The Tube checkbox controls whether the schematic is drawn as all tube. These can be used for creating a solid Cα trace that looks as if it has been constructed from bent wire. You will probably want to adjust tube smoothing to 0 to ensure that the tube passes through the Cα positions.

The colors of the triangles that make up the protein schematic are taken from the Cα atoms at the time the schematic is created. A popular way of showing schematics is as a rainbow from blue at the N-terminus to red at the C-terminus. This shows the progression of the polypeptide chain. To achieve this, color the protein atoms by rainbow before generating the schematic.

The table below shows some of the protein schematics that can be generated for 621p.pdb. They also show the effects of varying some of the parameters, for each of the different secondary structure features.

Labels and Distances

The two final groups of controls in the generate tab allow you to specify sets of labels and distances for the structures.

The label controls will apply labelling to the currently selected atoms. You can control the string that they are labelled with bu choosing the an entry from the Value drop down menu. If you choose clear the labels are cleared for the selected atoms. The format codes are described in the scripting language documentation. You can put ordinary text in the label box as well. Characters preceeded by a \ will be drawn in Symbol font. The justify box lets you specify which part of the string will be used to justify the text. The XYZ buttons let you specify offsets on the screen after the text is transformed.

The 3d checkbox lets you choose whether or not you use a 3d font (which is constructed of cylinders). The button next to the Apply button will let you change the color of the labels.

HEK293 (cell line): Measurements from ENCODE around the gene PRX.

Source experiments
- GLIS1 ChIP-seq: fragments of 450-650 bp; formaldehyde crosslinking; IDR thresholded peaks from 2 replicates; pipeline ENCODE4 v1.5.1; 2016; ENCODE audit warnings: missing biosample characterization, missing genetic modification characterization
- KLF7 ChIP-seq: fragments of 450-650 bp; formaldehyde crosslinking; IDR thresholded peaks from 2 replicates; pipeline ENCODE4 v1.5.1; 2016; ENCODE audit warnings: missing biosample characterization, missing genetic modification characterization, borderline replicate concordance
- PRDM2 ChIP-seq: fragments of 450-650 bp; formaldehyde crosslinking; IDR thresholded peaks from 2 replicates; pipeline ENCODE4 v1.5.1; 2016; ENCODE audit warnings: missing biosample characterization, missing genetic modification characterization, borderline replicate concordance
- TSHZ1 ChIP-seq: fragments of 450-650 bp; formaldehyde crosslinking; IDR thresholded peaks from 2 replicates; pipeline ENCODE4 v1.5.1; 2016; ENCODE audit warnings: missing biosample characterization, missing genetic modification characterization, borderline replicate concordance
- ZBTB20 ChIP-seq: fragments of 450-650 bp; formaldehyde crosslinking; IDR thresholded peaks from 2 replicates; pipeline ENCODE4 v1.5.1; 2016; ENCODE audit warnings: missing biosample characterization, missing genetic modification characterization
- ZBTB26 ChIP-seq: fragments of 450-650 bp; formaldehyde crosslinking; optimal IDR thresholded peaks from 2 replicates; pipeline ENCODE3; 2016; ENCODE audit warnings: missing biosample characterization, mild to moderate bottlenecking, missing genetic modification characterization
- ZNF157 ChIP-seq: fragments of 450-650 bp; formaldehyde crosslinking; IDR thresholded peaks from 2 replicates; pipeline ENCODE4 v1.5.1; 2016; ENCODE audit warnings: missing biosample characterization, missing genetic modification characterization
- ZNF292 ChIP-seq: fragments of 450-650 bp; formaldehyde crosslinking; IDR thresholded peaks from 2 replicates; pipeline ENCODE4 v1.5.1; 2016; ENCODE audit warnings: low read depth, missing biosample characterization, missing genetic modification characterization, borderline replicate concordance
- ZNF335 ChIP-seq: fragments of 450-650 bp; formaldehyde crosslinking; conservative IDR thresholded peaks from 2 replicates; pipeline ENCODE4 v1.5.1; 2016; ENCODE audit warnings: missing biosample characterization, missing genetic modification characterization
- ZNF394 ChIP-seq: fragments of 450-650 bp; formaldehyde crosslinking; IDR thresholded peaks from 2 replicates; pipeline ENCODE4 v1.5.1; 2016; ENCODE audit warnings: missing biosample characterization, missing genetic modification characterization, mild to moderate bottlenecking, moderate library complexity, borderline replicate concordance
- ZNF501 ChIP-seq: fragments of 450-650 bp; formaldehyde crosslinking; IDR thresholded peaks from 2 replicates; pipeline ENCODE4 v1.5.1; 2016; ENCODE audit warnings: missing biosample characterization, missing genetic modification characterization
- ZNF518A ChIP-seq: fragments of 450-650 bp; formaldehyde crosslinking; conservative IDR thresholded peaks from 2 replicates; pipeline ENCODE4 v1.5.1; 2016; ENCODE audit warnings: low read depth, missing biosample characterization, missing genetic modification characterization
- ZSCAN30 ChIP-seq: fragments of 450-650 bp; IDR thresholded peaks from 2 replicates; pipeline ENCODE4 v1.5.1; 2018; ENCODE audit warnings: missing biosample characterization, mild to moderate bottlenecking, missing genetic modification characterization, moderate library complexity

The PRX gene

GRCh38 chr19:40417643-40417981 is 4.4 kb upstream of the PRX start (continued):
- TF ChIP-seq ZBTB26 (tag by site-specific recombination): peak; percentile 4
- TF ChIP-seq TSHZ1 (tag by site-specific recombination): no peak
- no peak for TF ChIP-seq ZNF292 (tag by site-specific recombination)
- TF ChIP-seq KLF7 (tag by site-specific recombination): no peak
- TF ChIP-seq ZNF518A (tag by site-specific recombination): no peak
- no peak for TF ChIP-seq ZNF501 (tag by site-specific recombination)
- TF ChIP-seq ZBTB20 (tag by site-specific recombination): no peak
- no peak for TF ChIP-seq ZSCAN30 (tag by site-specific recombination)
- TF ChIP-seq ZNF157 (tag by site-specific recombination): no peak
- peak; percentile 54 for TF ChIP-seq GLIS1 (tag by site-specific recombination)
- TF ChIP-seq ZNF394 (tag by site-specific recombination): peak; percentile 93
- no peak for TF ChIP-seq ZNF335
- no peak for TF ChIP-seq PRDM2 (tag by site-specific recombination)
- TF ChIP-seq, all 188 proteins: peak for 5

There is currently no way to set the controls according to the current label style of a set of atoms. If you have labels with different settings you will need to recreate all the values for each set.

The distance controls let you specify sets of distances on the structure. The distance controls use sets of atoms that have been placed on the selection stack. To push a set of atoms onto the stack, you select what you want and then hit the Insert key on the keyboard. This will unselect the atoms. You can then push a second set of atoms onto the stack. The last set can be retrieved by hitting the Delete key. This pops the stack. Keep hitting Delete to clear the stack completely.

There are four different distance modes available on the top left menu of the distance controls.

This variant uses two sets of atoms from the stack. It will generate a distance label between all pairs of atoms from set one and set two. The label is only added if the distance between the atoms is less than the value in Dmax and the distance minus the sum of the vdW radii is less than the value in Contact.
This is similar Pairs except that the additional constraint that the atoms must be separated by at least 3 bonds is used.
This mode uses only the top set of atoms from the atom stack. All pairs of atoms are considered for a distance monitor if they satisfy the Dmax, Contact and 3 bond rules.
This mode uses two sets of atoms from the atom stack. The distance monitor is drawn between the cartesian center of the two sets of atoms.

The dash, gap and radius controls let you specify the size of the dashed lines that are used in the distance monitors. It should be noted that the dashes are drawn with a space of half the gap length at each end. The dash and gap values are adjusted slightly to achieve this effect. This stops large gaps appearing at one end or the other of the distance monitor.